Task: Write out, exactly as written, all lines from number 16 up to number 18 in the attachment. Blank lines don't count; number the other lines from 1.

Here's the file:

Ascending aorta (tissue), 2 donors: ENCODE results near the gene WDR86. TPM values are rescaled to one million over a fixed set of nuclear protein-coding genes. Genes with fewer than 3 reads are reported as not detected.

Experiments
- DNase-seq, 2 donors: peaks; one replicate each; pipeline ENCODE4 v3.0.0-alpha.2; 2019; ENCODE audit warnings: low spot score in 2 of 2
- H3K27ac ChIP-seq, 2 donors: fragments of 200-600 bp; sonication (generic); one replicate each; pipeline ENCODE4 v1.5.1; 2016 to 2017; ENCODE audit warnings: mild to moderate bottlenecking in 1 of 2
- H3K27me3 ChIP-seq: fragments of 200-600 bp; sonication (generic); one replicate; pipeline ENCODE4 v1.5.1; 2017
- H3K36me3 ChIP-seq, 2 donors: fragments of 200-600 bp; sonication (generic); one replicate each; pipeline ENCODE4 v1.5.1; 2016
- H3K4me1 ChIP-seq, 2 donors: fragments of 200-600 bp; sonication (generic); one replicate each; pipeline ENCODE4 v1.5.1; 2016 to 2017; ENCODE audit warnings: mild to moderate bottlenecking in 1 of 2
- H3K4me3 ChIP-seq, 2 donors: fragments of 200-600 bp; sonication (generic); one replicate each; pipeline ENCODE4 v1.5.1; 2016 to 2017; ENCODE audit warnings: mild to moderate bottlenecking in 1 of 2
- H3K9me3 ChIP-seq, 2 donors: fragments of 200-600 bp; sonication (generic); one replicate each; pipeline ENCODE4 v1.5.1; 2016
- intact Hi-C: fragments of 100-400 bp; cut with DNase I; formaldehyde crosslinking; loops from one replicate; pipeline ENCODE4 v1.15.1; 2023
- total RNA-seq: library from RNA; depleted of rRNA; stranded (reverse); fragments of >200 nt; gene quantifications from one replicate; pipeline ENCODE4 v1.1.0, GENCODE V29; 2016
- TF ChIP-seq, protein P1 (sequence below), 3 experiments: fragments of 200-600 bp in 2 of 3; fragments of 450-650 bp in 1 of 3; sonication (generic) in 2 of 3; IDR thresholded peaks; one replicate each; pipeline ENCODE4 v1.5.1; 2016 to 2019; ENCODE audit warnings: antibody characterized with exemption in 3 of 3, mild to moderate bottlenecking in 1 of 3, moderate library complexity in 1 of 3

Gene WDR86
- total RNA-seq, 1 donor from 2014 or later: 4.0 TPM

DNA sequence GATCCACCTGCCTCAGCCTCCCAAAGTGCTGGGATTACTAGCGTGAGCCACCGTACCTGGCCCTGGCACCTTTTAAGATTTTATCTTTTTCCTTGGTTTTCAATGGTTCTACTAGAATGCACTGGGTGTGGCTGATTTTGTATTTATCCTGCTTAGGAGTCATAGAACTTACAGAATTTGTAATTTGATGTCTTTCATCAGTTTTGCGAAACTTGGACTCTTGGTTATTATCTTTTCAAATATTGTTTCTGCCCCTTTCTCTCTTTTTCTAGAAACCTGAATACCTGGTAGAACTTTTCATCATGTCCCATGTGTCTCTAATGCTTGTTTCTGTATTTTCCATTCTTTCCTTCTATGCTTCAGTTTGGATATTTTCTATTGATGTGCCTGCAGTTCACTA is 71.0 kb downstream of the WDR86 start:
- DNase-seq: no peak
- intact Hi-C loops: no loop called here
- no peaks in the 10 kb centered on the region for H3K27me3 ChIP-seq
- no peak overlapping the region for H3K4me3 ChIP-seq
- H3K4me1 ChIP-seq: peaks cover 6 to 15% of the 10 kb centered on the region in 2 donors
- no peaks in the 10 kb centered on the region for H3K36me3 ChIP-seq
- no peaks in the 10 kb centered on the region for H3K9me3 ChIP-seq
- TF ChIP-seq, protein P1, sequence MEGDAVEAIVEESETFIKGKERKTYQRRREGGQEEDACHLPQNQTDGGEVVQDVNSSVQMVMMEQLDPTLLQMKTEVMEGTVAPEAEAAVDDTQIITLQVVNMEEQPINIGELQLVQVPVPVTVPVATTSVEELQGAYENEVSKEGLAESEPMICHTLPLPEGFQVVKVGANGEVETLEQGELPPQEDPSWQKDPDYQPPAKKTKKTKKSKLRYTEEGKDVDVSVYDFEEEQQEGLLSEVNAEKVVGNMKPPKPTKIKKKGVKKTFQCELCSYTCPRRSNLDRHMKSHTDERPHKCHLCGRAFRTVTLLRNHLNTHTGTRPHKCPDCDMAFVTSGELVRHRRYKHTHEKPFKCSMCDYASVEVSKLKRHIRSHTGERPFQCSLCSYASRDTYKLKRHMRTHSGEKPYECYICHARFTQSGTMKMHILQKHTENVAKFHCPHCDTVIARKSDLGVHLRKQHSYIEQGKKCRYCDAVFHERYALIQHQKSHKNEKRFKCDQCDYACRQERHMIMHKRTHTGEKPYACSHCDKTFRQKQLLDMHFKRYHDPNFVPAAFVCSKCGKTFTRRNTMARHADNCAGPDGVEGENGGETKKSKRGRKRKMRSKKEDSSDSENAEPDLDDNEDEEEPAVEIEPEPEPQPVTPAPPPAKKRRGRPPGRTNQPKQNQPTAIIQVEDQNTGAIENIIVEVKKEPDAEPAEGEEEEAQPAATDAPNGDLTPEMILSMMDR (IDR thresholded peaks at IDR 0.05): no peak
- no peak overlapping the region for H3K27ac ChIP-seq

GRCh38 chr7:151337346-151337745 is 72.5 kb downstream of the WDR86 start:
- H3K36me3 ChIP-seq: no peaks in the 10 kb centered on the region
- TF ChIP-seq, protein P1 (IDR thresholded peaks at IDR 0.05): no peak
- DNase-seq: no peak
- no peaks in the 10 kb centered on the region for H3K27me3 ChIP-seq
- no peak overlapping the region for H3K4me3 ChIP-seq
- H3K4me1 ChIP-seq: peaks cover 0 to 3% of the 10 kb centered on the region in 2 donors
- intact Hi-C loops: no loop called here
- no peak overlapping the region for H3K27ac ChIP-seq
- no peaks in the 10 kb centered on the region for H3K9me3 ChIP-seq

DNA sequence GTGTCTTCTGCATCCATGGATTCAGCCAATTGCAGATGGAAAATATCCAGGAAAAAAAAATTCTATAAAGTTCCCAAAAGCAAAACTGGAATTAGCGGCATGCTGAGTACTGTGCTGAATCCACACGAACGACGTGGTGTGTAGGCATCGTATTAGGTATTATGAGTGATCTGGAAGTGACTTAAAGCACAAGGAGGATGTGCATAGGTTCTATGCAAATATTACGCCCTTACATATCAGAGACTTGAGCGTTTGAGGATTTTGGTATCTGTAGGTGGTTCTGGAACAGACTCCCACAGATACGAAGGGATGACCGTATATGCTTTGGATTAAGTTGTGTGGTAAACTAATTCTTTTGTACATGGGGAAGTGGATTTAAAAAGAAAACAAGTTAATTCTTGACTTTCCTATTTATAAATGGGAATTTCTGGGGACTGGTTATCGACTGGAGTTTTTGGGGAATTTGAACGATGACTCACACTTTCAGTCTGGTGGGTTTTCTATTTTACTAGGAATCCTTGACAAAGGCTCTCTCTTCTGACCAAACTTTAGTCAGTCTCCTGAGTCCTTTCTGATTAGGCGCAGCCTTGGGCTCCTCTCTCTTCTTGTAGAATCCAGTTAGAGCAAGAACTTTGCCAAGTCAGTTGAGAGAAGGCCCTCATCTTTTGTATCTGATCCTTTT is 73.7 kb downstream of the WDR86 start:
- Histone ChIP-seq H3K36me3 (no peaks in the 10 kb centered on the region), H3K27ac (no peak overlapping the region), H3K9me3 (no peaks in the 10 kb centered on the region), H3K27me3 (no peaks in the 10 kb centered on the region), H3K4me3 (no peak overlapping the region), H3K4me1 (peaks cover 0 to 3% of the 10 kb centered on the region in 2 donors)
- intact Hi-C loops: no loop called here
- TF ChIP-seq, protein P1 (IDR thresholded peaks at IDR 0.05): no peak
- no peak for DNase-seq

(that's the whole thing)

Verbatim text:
- DNase-seq: no peak
- intact Hi-C loops: no loop called here
- no peaks in the 10 kb centered on the region for H3K27me3 ChIP-seq